Faux Wealth Management: The Need for Integrated Estate Planning

A fellow estate planning colleague of mine called the other day and asked me to review a client’s investment portfolio for legal issues. I had previously reviewed my colleague’s portfolio and had pointed out some issues that were not consistent with his estate plan. When I met with his client, I found similar consistency issues and advised him accordingly.

Far too often I see excellent estate plans jeopardized by “questionable,” investment recommendations. Since the effectiveness of an estate plan generally depends on preserving the assets needed to implement the estate plan’s objectives, effective wealth management should integrate a number of legal areas, including wealth management, asset protection and tax law.

Far too often the wealth management process disintegrates into various experts concerned about defending their particular “silo,” with little or no consideration for the best interests of client. Ironically, in addition to reducing potential malpractice claims, professionals who work together to develop an effective integrated estate plan could potentially benefit from future referrals and other networking opportunities.

Asset protection has become a hot topic, especially for high net worth clients. Yet there are still estate planning attorneys who do not even discuss the topic with their clients. The area of special needs planning has become a more relevant issue in today’s society. Yet there are attorneys and financial advisers who do more harm than good due to their lack of understanding about the special legal issues and requirements involved in this field.

There has been a significant increase in attorneys practicing in the area of elder law. Elder law involves a number of legal issues, including Social Security, estate planning and general legal rights of the elderly. Unfortunately, there has not been as much attention financial fraud and its impact on the elderly. What makes this more confusing and disappointing is the fact that studies have shown that financial fraud is the number one crime against the elderly.

Investment fraud can often be very subtle and difficult to detect for a non-attorney. Studies have shown that cognitive biases, internal beliefs and opinions, may often prevent someone from acting even when they have suspicions of wrongdoing.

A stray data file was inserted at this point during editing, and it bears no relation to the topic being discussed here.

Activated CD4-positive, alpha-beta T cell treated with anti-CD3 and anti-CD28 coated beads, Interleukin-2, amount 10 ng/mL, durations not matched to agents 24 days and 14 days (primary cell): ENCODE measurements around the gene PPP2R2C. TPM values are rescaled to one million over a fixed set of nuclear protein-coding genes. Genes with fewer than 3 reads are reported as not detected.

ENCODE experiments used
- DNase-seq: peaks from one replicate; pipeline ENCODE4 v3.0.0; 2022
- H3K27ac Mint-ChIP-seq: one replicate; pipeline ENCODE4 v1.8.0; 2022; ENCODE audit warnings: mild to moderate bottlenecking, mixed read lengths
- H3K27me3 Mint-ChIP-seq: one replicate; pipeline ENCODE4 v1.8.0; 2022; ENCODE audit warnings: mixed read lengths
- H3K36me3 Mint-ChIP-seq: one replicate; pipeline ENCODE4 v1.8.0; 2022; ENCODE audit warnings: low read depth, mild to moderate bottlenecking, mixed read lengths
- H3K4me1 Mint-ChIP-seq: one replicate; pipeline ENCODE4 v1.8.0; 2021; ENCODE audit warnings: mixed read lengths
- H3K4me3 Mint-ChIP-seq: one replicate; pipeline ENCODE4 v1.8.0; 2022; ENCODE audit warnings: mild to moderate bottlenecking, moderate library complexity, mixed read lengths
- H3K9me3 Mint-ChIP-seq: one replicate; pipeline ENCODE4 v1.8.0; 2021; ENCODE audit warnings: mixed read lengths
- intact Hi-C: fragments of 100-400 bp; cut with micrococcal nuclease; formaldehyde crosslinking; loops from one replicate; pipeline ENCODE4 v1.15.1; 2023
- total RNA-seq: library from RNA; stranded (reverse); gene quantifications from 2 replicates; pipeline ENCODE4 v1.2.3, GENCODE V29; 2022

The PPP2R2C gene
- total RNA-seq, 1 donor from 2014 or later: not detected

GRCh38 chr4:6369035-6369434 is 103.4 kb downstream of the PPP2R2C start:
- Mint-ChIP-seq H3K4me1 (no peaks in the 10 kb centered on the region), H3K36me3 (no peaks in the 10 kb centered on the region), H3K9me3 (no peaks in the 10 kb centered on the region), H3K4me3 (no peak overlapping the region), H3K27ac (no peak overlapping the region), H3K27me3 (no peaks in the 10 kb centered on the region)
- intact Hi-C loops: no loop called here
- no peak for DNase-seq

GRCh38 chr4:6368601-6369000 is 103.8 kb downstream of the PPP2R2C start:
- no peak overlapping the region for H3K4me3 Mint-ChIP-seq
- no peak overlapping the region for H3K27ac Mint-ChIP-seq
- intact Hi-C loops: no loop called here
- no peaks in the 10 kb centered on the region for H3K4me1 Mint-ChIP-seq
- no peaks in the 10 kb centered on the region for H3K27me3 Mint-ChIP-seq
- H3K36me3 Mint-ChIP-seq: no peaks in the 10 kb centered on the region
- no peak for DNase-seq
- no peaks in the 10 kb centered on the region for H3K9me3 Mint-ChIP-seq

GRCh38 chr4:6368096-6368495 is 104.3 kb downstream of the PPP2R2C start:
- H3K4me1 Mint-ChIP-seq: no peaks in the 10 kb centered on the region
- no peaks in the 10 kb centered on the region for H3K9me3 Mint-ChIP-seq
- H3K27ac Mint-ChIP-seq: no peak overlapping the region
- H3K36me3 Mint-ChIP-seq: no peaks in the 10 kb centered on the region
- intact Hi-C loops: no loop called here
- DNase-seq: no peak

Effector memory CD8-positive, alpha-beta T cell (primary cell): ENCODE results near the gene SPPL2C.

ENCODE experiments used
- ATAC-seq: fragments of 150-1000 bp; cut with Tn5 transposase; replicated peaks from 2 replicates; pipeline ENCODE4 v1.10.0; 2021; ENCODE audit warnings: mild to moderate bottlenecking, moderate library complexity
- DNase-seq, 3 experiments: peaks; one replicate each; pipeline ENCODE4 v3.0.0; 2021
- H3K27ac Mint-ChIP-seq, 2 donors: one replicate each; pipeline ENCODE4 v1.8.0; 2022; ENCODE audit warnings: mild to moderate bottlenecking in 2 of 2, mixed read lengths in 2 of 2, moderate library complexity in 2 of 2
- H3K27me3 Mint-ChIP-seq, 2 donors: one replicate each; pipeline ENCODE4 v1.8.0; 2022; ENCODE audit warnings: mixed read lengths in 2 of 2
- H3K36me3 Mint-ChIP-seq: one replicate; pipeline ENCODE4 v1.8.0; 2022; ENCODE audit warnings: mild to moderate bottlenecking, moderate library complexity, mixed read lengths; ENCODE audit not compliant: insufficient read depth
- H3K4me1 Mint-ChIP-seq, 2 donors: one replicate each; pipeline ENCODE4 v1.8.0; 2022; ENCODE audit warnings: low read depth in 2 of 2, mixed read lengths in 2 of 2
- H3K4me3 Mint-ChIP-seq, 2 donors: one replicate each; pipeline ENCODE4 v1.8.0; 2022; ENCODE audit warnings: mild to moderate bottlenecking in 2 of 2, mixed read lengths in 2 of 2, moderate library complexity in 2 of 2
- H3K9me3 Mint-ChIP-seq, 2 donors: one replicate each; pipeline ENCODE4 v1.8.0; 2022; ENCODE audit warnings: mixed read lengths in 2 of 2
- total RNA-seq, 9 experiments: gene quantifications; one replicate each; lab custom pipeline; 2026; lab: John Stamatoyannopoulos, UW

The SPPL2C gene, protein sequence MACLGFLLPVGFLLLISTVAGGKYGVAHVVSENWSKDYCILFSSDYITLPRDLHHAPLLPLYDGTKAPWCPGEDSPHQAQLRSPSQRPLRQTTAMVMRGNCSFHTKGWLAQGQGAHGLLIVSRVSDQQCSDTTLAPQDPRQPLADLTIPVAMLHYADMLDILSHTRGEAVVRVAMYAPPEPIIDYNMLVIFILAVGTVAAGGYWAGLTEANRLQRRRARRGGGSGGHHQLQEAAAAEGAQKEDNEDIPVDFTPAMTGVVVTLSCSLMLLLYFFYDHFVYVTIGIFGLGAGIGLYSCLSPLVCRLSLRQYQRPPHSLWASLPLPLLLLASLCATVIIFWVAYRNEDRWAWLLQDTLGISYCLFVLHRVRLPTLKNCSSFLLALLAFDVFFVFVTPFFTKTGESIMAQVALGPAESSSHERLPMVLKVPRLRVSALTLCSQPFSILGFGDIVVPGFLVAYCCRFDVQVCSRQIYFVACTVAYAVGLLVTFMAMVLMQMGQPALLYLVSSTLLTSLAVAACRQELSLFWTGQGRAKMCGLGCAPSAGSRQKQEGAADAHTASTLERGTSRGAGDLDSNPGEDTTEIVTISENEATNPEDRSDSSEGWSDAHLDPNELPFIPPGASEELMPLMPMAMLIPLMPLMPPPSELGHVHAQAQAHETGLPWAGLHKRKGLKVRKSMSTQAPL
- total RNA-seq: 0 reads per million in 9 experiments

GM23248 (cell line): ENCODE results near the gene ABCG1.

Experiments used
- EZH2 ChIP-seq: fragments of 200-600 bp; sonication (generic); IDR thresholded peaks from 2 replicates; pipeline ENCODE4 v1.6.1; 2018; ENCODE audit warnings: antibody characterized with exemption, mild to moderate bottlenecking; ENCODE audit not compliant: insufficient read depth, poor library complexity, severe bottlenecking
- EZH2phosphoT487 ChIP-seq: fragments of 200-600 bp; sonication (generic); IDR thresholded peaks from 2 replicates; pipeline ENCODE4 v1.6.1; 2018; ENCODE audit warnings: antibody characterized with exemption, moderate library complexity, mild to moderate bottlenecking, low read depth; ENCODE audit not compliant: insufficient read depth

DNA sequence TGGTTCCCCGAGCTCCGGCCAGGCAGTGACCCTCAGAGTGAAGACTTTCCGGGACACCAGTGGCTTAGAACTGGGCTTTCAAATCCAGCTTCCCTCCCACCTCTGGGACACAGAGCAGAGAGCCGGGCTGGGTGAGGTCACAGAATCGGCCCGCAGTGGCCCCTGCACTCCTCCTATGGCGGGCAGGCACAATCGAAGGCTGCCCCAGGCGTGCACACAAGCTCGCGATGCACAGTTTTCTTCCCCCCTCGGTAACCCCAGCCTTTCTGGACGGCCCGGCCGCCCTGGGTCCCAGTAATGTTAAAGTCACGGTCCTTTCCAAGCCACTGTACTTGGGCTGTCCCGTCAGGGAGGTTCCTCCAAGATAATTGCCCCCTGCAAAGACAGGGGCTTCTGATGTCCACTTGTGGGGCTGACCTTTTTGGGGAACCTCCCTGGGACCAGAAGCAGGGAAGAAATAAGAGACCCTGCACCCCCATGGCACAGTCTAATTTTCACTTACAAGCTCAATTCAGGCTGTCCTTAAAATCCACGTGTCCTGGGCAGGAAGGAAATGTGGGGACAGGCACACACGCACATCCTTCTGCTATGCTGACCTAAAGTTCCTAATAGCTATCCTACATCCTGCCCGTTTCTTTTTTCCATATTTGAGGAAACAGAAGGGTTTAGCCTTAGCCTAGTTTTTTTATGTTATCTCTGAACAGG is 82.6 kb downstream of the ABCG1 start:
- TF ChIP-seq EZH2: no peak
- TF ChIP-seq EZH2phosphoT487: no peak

Wealth management is an ongoing process that requires constant vigilance. Perfectly designed estate plans can quickly become an expensive lesson in futility if needed asset protection measures are not implemented and/or unsuitable investments are avoided or removed in order to protect the needed asset base for a client’s estate planning goals.

Fiduciaries have a legal duty to always put a put a client’s interest first. Attorneys and, in many cases, financial advisers are legally fiduciaries. Therefore, adopting an integrated process would seem to benefit both client and fiduciary. However, clients should also be proactive in protecting themselves against “questionable” practices. Steps to consider include:

(1) Bringing up the issues of asset protection and integrated estate planning with your attorney.
(2) Reviewing your investments with your financial adviser for issues such as excessive fees and lack of effective correlation within your investment portfolio.
(3) Reviewing your estate plan and your investment portfolio on an annual basis to ensure that both are still consistent with your personal goals and personal situation.

I created a simple, straightforward metric, the Active Management Value Ratio™ that investors can use to evaluate the efficiency of a mutual fund in terms of both cost and performance. The information required for using the metric can be found online at sites such as morningstar.com. The metric itself only requires the ability to subtract and divide. For more information about the new Active Management Value Ratio™ 2.0, see https://investsense.com/the-active-management-value-ratio-2-0/


This article is for informational purposes only, and is not designed or intended to provide legal, investment, or other professional advice since such advice always requires consideration of individual circumstances. If legal, investment, or other professional assistance is needed, the services of an attorney or other professional adviser should be sought.




This entry was posted in Estate Planning, Integrated Estate Planning, Investment Advice, Investment Advisors, Investment Fraud, Investor Protection, Portfolio Construction, portfolio planning, Retirement, Retirement Planning, Wealth Management and tagged , , , , , , , , , , , , , , , , , . Bookmark the permalink.